and

"In most U.S. soils, the vast majority of trees' fibrous, absorbing roots are in the top eight inches of soil. Roots grow where conditions are best for root growth, where water and oxygen are available. When we place fertilizer twelve to eighteen inches deep in the soil, we are putting it too deep."

Here is a link that might be useful: ISA's TreesAreGood.com

    Bookmark   June 16, 2010 at 10:05PM
Thank you for reporting this comment. Undo
gbig2(6)

Thanks for the help. I won't be deep root fertilizing. If it dies maybe we'll replace it with a bald cypress. So fertilization isn't the issue, moisture is, but would it hurt to sprinkle soybean meal around the drip zone? Is it a bad time of year to fertilize with organics?

    Bookmark   June 17, 2010 at 9:28AM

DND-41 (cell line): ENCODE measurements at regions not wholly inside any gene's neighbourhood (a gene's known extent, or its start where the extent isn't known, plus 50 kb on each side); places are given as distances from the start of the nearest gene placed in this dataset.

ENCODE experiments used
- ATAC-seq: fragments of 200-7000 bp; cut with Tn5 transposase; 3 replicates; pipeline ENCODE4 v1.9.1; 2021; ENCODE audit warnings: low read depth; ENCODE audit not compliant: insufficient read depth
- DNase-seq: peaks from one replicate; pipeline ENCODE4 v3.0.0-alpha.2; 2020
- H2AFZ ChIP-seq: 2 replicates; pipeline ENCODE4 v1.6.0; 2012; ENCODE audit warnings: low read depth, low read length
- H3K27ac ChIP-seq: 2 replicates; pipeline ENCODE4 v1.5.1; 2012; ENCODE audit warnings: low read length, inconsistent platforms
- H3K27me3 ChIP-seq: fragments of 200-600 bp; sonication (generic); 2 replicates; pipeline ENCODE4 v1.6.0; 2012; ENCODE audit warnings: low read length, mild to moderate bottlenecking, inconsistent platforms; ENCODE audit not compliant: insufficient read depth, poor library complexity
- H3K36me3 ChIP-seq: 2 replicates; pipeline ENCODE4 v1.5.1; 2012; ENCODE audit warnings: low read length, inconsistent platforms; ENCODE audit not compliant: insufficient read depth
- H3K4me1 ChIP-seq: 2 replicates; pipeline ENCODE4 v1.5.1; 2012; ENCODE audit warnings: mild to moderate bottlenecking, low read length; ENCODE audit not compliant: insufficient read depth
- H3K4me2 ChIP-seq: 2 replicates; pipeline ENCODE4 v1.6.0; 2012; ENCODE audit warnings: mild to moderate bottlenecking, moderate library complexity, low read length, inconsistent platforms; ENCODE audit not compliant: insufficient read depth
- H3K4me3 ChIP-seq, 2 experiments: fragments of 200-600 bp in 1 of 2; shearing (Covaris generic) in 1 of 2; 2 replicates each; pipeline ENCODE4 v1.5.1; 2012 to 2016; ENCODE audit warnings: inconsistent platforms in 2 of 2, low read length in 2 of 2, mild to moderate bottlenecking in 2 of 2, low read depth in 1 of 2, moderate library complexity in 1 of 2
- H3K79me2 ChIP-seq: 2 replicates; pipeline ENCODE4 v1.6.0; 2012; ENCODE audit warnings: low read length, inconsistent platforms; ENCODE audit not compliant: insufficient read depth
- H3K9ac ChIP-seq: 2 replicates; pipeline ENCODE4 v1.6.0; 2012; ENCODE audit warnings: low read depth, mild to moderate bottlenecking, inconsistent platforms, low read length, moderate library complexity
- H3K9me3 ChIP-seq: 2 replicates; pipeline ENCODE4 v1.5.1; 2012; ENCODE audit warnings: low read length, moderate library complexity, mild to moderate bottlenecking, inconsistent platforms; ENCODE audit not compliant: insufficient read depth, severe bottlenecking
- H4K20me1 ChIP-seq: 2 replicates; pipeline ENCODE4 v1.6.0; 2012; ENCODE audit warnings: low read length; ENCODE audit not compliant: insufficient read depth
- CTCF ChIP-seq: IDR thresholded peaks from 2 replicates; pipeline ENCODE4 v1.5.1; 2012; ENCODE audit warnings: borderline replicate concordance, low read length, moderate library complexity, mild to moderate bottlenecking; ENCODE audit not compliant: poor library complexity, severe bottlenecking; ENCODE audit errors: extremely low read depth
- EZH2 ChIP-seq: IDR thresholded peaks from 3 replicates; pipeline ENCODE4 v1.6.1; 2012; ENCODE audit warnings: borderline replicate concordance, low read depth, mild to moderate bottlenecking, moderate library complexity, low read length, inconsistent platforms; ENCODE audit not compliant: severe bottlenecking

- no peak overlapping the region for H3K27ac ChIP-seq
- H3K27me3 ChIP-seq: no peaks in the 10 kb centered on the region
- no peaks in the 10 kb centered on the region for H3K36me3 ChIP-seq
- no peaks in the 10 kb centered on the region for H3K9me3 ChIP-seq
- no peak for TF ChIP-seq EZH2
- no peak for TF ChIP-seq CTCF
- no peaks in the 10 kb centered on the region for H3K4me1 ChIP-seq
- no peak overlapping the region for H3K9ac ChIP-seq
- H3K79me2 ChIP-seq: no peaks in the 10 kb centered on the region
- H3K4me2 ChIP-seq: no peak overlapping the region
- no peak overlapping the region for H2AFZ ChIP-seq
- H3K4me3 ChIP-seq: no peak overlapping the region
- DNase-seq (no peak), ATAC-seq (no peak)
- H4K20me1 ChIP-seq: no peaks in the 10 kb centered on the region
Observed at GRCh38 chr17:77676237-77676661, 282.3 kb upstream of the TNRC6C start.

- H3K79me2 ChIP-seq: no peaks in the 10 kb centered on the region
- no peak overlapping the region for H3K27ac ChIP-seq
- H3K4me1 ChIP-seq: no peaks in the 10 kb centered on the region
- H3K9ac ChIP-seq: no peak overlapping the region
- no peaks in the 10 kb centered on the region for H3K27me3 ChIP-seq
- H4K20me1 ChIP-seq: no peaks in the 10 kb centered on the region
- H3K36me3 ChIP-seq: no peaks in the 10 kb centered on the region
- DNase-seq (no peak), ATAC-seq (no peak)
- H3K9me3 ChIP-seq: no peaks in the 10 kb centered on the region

Thank you for reporting this comment. Undo
Embothrium(USDA 8 Sunset 5 WA)

If soybean meal is not what it needs then you would be wasting your time and what you paid to get the meal.

    Bookmark   June 19, 2010 at 1:50AM
Thank you for reporting this comment. Undo
itfox2003

Ok, I know this is an old post. I still find it interesting non the less. On the subject of deep root zone fert injections, it really depends on what your goals and expectations, and how the work is performed.

Smaller trees can benifit from a root zone injection, but it has to be put in the right place, if injected to deep it will do no good, if injected to shallow it has a possibility of burning out grass if in a turf area. The best injections are done in non turf area where the probe is barely inserted in the ground. This would be about 2 to 3 inches, or even common in shrub bed ares to to a surface drench.